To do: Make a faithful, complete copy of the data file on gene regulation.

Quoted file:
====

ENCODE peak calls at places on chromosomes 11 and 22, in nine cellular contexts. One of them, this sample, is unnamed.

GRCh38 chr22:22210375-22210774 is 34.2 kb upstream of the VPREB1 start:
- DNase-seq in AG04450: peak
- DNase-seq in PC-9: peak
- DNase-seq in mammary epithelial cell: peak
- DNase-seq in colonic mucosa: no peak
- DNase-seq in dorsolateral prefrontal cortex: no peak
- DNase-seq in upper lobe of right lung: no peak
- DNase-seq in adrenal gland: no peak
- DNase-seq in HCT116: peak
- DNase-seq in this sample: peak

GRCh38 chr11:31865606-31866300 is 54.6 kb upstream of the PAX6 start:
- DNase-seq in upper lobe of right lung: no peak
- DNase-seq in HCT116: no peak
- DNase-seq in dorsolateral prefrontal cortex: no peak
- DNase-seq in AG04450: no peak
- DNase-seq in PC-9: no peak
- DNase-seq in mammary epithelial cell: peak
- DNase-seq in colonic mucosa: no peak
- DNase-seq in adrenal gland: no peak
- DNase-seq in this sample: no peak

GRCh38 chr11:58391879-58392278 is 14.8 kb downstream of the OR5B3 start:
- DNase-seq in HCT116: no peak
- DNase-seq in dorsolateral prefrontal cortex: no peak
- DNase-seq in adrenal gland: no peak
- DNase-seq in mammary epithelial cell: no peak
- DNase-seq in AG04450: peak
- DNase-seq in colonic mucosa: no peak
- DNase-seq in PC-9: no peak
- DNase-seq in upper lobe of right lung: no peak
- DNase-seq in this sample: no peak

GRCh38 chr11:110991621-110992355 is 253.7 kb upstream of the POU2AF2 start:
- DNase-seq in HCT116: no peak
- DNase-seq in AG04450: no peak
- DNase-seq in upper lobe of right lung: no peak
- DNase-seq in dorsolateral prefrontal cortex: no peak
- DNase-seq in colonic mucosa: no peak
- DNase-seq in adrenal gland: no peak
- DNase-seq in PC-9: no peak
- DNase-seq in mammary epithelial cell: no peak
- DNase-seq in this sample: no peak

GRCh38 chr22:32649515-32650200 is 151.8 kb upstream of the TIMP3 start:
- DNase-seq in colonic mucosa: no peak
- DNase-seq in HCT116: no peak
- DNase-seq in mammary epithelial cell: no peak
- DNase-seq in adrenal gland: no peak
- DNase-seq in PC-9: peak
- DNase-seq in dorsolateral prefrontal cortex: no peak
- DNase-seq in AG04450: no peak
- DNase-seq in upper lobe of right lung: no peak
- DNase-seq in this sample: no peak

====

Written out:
ENCODE peak calls at places on chromosomes 11 and 22, in nine cellular contexts. One of them, this sample, is unnamed.

GRCh38 chr22:22210375-22210774 is 34.2 kb upstream of the VPREB1 start:
- DNase-seq in AG04450: peak
- DNase-seq in PC-9: peak
- DNase-seq in mammary epithelial cell: peak
- DNase-seq in colonic mucosa: no peak
- DNase-seq in dorsolateral prefrontal cortex: no peak
- DNase-seq in upper lobe of right lung: no peak
- DNase-seq in adrenal gland: no peak
- DNase-seq in HCT116: peak
- DNase-seq in this sample: peak

GRCh38 chr11:31865606-31866300 is 54.6 kb upstream of the PAX6 start:
- DNase-seq in upper lobe of right lung: no peak
- DNase-seq in HCT116: no peak
- DNase-seq in dorsolateral prefrontal cortex: no peak
- DNase-seq in AG04450: no peak
- DNase-seq in PC-9: no peak
- DNase-seq in mammary epithelial cell: peak
- DNase-seq in colonic mucosa: no peak
- DNase-seq in adrenal gland: no peak
- DNase-seq in this sample: no peak

GRCh38 chr11:58391879-58392278 is 14.8 kb downstream of the OR5B3 start:
- DNase-seq in HCT116: no peak
- DNase-seq in dorsolateral prefrontal cortex: no peak
- DNase-seq in adrenal gland: no peak
- DNase-seq in mammary epithelial cell: no peak
- DNase-seq in AG04450: peak
- DNase-seq in colonic mucosa: no peak
- DNase-seq in PC-9: no peak
- DNase-seq in upper lobe of right lung: no peak
- DNase-seq in this sample: no peak

GRCh38 chr11:110991621-110992355 is 253.7 kb upstream of the POU2AF2 start:
- DNase-seq in HCT116: no peak
- DNase-seq in AG04450: no peak
- DNase-seq in upper lobe of right lung: no peak
- DNase-seq in dorsolateral prefrontal cortex: no peak
- DNase-seq in colonic mucosa: no peak
- DNase-seq in adrenal gland: no peak
- DNase-seq in PC-9: no peak
- DNase-seq in mammary epithelial cell: no peak
- DNase-seq in this sample: no peak

GRCh38 chr22:32649515-32650200 is 151.8 kb upstream of the TIMP3 start:
- DNase-seq in colonic mucosa: no peak
- DNase-seq in HCT116: no peak
- DNase-seq in mammary epithelial cell: no peak
- DNase-seq in adrenal gland: no peak
- DNase-seq in PC-9: peak
- DNase-seq in dorsolateral prefrontal cortex: no peak
- DNase-seq in AG04450: no peak
- DNase-seq in upper lobe of right lung: no peak
- DNase-seq in this sample: no peak